Australia/Israel & Jewish Affairs Council

Is the international community finally catching on regarding Palestinian incitement?

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Shmuel Levin

 

Israeli officials have long argued that the Palestinian Authority should be held accountable for its incitement to violence against Israelis.

As AIJAC has previously documented, this ranges from supporting violence through videos, cartoons, blogs and posts on social media, explicit statements from the Palestinian leadership in support of violence, and school textbooks that legitimate political violence.

It seems that now, finally, the international community may be starting to catch on.

Standing next to US President Donald Trump in Washington last month, Palestinian Authority President Mahmoud Abbas declared: "Mr. President, I affirm to you that we are raising our youth, our children, our grandchildren on a culture of peace."

But, only days after Abbas had declared his "culture of peace", the Palestinian Authority named a women's centre in the West Bank after a female terrorist who took part in the 1978 Coastal Road massacre that killed 37 people.

This women's centre had received hundreds of thousands of dollars in funding from Denmark and Norway.

However, in a new development, both Denmark and Norway have now demanded the return of their moneys.

As reported by the Jerusalem Post, Norway's Foreign Minister Borge Brende issued a sharp statement about the centre:

"The glorification of terrorist attacks is completely unacceptable, and I deplore this decision in the strongest possible terms. Norway will not allow itself to be associated with institutions that take the names of terrorists in this way. We will not accept the use of Norwegian aid funding for such purposes."

According to Brende, Norway asked that its logo be immediately removed from the building, and that "funding that has been allocated to the center be repaid."

Brende also stated that Norway "will not enter into any new agreements with either the Palestinian Election Commission or UN Women in Palestinian areas until satisfactory procedures are in place to ensure that nothing of this nature happens again".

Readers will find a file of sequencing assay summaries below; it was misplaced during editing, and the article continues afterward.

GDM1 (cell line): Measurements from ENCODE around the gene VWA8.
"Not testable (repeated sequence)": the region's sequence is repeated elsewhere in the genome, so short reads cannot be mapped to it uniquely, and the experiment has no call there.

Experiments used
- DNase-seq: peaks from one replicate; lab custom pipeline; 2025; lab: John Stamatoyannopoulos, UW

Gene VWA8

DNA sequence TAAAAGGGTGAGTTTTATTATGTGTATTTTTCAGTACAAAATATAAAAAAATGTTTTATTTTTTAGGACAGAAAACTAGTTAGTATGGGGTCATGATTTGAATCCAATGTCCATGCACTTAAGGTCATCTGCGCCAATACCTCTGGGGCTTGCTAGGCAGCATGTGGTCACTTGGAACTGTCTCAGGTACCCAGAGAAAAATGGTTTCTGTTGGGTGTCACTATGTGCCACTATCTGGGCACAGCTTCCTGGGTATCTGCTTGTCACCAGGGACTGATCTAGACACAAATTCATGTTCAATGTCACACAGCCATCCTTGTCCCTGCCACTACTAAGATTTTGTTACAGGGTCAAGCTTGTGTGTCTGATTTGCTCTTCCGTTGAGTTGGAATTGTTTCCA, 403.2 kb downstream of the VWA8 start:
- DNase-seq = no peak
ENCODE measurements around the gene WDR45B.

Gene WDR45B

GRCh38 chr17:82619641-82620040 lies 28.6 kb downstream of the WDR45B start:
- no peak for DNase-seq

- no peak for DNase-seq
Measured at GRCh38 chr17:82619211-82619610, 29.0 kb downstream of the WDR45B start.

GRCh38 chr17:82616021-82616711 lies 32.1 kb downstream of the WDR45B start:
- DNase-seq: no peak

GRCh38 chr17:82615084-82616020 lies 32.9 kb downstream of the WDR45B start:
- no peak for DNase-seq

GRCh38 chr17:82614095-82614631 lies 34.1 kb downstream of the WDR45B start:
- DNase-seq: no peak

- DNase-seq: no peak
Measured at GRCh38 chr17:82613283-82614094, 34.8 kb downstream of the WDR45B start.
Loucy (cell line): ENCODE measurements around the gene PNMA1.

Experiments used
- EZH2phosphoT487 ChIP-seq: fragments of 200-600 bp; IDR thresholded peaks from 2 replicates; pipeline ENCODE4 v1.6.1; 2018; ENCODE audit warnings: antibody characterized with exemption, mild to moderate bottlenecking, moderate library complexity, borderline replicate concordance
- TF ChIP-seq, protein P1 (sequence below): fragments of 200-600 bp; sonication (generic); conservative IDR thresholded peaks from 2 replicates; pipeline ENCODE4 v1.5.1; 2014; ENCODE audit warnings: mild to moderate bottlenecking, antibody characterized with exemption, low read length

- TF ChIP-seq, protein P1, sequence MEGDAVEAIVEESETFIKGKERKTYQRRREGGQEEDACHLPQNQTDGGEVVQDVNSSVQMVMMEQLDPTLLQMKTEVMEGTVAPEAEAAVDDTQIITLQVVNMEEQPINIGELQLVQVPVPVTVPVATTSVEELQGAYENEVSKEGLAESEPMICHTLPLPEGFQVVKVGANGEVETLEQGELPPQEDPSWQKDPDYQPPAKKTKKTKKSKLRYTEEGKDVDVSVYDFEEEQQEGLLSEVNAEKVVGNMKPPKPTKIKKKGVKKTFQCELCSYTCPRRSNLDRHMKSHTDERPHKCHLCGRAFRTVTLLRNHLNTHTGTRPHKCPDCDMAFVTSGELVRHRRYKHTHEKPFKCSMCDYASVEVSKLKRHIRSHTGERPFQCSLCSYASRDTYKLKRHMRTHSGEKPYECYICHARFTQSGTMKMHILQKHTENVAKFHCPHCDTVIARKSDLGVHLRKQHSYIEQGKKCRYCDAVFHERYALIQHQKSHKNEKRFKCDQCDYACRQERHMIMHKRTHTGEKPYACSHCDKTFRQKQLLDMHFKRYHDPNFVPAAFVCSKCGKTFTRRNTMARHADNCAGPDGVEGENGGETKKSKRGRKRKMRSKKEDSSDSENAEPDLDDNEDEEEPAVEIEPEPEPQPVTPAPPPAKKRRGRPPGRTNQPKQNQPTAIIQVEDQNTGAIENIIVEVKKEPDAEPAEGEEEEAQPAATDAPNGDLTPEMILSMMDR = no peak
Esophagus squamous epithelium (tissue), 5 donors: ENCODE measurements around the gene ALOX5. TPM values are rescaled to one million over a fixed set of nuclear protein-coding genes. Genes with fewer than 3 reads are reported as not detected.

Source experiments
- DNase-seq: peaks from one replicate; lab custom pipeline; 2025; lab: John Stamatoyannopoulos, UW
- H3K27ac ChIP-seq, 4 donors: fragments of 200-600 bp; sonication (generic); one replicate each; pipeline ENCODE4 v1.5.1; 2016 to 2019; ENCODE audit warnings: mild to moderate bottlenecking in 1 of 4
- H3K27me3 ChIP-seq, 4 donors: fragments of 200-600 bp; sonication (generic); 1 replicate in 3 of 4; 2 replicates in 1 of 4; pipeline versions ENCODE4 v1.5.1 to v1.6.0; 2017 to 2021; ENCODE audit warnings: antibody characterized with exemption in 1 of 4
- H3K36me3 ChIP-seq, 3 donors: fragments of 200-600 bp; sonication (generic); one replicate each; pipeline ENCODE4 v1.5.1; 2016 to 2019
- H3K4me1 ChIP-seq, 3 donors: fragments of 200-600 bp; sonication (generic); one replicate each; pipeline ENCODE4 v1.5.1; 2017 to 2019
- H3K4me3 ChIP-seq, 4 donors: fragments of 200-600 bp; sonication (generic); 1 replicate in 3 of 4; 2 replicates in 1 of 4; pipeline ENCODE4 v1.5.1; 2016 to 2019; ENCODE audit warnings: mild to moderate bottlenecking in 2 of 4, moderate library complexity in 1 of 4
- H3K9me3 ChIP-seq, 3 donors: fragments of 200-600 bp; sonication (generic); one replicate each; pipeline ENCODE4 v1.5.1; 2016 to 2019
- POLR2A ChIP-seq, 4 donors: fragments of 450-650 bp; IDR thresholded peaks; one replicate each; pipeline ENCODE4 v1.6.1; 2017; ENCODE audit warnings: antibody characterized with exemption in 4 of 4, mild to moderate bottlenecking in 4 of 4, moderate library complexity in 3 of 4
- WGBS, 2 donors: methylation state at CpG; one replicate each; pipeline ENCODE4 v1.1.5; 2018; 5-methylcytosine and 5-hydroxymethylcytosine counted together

Like Norway, Denmark has also demanded the return of $500,000 it gave for projects by the Women's Technical Affairs Committee (‘WATC') who were responsible for the women's centre.

In an official statement, Anders Samuelsen, the Danish Foreign Minister, said:

"I am outraged that the WATC, which claims to work for human rights, has not only glorified a terrorist but also abused the trust of a generous people like the Danish... It is completely unacceptable and I can't distance myself strongly enough from it. Denmark and Danish tax kroner must under no circumstances be used for anything that glorifies or promotes terrorists in any way. Therefore, we will now also demand that the WATC return the Danish aid."

In fact, even the United Nations has pulled support for the women's centre. A statement from Stéphane Dujarric, spokesman for Secretary-General Antonio Guterres said:

"The United Nations disassociated itself from the Centre once it learned the offensive name chosen for it and will take measures to ensure that such incidents do not take place in the future."

Notwithstanding all of this, the Palestinian Authority has dug in its heels. Sami Daghlas - the chairman of the community center - said he would rather shut it down than change its name.

Moreover, as reported by The Algemeiner, the Palestinian Authority has even criticised the UN Secretary-General for expressing his disapproval of the centre.

According to the Palestinian Authority, Guterres' comments were a "troubling signal of changes that have been taking place recently in the functioning and language of the UN" and the Palestinian Authority called on the UN "to stop expressing the surprising and unacceptable positions and statements that the UN Secretary-General ‘s office made regarding the women's centre in the village of Burqa, in the Nablus district, on the pretext that it bears the name of Martyr (Shahida) Dalal Mughrabi."

The US Administration is also reportedly aware of this issue. During Trump's meeting with Abbas in Bethlehem a few weeks after Abbas made his comments about a "culture of peace", Trump reportedly yelled at Abbas: "You lied to me in Washington when you talked about commitment to peace, but the Israelis showed me you were personally responsible for incitement".

For those who follow this issue, incitement from the Palestinian Authority is nothing new. It has long been pointed to as an important barrier to peacemaking, because it promotes violence, and makes compromise by Palestinian leaders appear to be a betrayal. But it may be a positive sign that the international community is finally starting to catch on to the seriousness of the problem.